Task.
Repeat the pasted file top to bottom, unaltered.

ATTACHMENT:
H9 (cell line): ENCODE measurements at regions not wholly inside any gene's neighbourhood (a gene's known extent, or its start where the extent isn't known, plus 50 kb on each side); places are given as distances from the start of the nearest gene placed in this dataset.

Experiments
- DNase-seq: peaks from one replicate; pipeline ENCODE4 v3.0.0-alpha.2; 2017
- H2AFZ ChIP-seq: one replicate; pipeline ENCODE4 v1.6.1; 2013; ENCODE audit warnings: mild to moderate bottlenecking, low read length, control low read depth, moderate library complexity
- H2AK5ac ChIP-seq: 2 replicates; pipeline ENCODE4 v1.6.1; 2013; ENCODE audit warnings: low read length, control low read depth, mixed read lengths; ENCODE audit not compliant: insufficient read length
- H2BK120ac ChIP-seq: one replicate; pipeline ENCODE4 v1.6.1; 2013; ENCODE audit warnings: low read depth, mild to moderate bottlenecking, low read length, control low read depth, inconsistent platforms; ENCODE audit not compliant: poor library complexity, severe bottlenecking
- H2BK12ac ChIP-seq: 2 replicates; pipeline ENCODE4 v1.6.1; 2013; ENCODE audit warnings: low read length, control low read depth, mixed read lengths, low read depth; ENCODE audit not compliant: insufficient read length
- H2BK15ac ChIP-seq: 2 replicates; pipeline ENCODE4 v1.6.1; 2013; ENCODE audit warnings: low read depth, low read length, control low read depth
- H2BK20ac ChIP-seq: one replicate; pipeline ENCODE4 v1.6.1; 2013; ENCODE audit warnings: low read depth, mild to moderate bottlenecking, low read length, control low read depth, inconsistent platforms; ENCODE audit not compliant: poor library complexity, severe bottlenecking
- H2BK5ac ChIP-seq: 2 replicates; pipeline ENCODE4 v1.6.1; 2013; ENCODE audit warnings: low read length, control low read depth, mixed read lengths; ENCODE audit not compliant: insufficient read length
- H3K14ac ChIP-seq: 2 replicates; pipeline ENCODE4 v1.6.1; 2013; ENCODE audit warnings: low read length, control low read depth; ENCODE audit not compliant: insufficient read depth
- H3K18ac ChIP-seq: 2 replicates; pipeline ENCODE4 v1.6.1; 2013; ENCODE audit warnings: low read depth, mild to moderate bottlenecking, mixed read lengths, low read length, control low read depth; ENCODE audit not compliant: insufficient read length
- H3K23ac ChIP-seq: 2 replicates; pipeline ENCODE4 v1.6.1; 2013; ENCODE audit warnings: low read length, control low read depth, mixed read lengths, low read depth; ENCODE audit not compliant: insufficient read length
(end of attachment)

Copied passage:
H9 (cell line): ENCODE measurements at regions not wholly inside any gene's neighbourhood (a gene's known extent, or its start where the extent isn't known, plus 50 kb on each side); places are given as distances from the start of the nearest gene placed in this dataset.

Experiments
- DNase-seq: peaks from one replicate; pipeline ENCODE4 v3.0.0-alpha.2; 2017
- H2AFZ ChIP-seq: one replicate; pipeline ENCODE4 v1.6.1; 2013; ENCODE audit warnings: mild to moderate bottlenecking, low read length, control low read depth, moderate library complexity
- H2AK5ac ChIP-seq: 2 replicates; pipeline ENCODE4 v1.6.1; 2013; ENCODE audit warnings: low read length, control low read depth, mixed read lengths; ENCODE audit not compliant: insufficient read length
- H2BK120ac ChIP-seq: one replicate; pipeline ENCODE4 v1.6.1; 2013; ENCODE audit warnings: low read depth, mild to moderate bottlenecking, low read length, control low read depth, inconsistent platforms; ENCODE audit not compliant: poor library complexity, severe bottlenecking
- H2BK12ac ChIP-seq: 2 replicates; pipeline ENCODE4 v1.6.1; 2013; ENCODE audit warnings: low read length, control low read depth, mixed read lengths, low read depth; ENCODE audit not compliant: insufficient read length
- H2BK15ac ChIP-seq: 2 replicates; pipeline ENCODE4 v1.6.1; 2013; ENCODE audit warnings: low read depth, low read length, control low read depth
- H2BK20ac ChIP-seq: one replicate; pipeline ENCODE4 v1.6.1; 2013; ENCODE audit warnings: low read depth, mild to moderate bottlenecking, low read length, control low read depth, inconsistent platforms; ENCODE audit not compliant: poor library complexity, severe bottlenecking
- H2BK5ac ChIP-seq: 2 replicates; pipeline ENCODE4 v1.6.1; 2013; ENCODE audit warnings: low read length, control low read depth, mixed read lengths; ENCODE audit not compliant: insufficient read length
- H3K14ac ChIP-seq: 2 replicates; pipeline ENCODE4 v1.6.1; 2013; ENCODE audit warnings: low read length, control low read depth; ENCODE audit not compliant: insufficient read depth
- H3K18ac ChIP-seq: 2 replicates; pipeline ENCODE4 v1.6.1; 2013; ENCODE audit warnings: low read depth, mild to moderate bottlenecking, mixed read lengths, low read length, control low read depth; ENCODE audit not compliant: insufficient read length
- H3K23ac ChIP-seq: 2 replicates; pipeline ENCODE4 v1.6.1; 2013; ENCODE audit warnings: low read length, control low read depth, mixed read lengths, low read depth; ENCODE audit not compliant: insufficient read length